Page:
I'm trying not to 'look out' though. I'm trying not to look anywhere, except straight ahead. Just because my life may be at stake, is no time to deviate from the norm that has been my modus operandi over the past 11 years. I'm not quite ready to consider that my stage IV lung cancer survival is coming to an end. Maybe it's just staggering and within a week or so, I'll get my bearings again. New medical information getting me new medical treatment is sure to put a bounce back in my step. For the first time in 11 years, to quote George Costanza from Seinfeld: "I'm back, baby." This could be the jolt my body needs to get me through to the next research level. The Team Lourie strategy has always been for me to try and live long enough to reach the next medical breakthrough. So far, I've benefited from a few: tarceva, avastin and alimta; all miracle drugs according to my oncologist, and here I am, living proof that it has all worked.
    Until I hear, post procedure, from my oncologist, in the interim, I am re-experiencing many what-happens-if-and-when emotions that I've not wrestled with for years. Unfortunately, this hospital visit is taking me back to the visit/biopsy I had in Feb. 2009 which confirmed the malignancy in my lungs in the first place. And here I am, hopefully not in the last place, waiting for the results of a biopsy yet again. It didn't work out so good in 2009. I just hope I have better luck in 2019.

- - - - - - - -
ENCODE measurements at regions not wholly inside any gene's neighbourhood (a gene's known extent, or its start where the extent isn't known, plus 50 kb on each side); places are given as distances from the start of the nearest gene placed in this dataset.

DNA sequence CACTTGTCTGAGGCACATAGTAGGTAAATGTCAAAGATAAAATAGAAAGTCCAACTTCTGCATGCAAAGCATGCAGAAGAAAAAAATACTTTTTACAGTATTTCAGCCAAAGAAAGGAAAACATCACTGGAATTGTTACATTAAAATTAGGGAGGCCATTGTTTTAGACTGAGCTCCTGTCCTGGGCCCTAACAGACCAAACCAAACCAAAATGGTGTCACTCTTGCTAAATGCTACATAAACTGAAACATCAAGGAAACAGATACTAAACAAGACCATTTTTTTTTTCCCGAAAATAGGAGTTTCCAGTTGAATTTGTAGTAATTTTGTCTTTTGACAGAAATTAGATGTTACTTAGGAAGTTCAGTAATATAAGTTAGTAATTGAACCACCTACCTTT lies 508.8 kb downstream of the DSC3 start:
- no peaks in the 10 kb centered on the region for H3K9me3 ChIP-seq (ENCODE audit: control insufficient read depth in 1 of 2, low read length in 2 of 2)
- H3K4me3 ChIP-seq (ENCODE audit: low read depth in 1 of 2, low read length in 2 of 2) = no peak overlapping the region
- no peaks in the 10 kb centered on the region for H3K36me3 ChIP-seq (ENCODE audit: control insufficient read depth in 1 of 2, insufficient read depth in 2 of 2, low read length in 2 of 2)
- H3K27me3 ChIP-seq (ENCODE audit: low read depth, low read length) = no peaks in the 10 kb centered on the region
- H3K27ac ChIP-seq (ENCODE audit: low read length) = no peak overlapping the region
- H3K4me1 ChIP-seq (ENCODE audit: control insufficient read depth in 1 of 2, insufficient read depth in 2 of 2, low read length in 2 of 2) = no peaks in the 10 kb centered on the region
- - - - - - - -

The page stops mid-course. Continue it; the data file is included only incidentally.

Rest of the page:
3. Like
    Curt reacted to Tom Galli for a blog entry, Grandfather and Survivor   
    Meet Charlett Emilyrose Wilson, my first grandchild.  Her parents, daughter Melissa and son-in-law Bill, are overjoyed.  I am ecstatic!  Proud would be a vast understatement!
    Charlett was born 12-years, 8-months, and 13-days after my diagnosis with NSCLC.  I celebrate this joyful milestone in my life for but one reason.  If I can live, so can you.
    Stay the course.
  4. Like
    Curt reacted to Tom Galli for a blog entry, A Life Well Lived   
    A lady with lung cancer passed early this morning. I knew her well. She survived two surgeries claiming a lung, radiation, and many many infusions of chemotherapy. Indeed, her disease was being treated like diabetes or heart disease — a chronic but controlled condition.
    Lung cancer did not claim her and death is not a celebratory event, but living a full and meaningful life despite lung cancer is indeed praiseworthy. In characterizing the lady’s life, full and meaningful are an enormous understatement.
    In recalling our years together, I am struck by how few times we talked about lung cancer.  We shared a disease but talked about stock shows, cars, fashion, movies, politics, family, travel, ranching, tomatoes, and friends. That she would not achieve NED didn’t bother her a bit. “I’ve got things to do and doing nothing ain’t gonna happen!” 
    I will morn her passing.  I will also strive to emulate her lifestyle.
    Stay the course.
  5. Like
    Curt reacted to LaurenH for a blog entry, The Long Road Ahead: Garth Atchley (Part 2 of 2)   
    Facing a lung cancer diagnosis changes a person’s perspective about what matters in life and what doesn’t. Being diagnosed with cancer makes you put absolutely everything else to the side, or totally out of mind.  You have the chance to let back in only the things that really matter back into your conscious mind. If you can do that, and spend more time focusing on things that really matter in the present moment, you will have completely changed and improved your mind and your life. I still get caught up in feeling anxious or scared about what might happen in the future and the negative impact it could have on my family, especially my wife and daughters. What’s helped me has been to realize that they are thoughts – they don’t have a physical presence anywhere and if you observe them but don’t chase after them, they go away.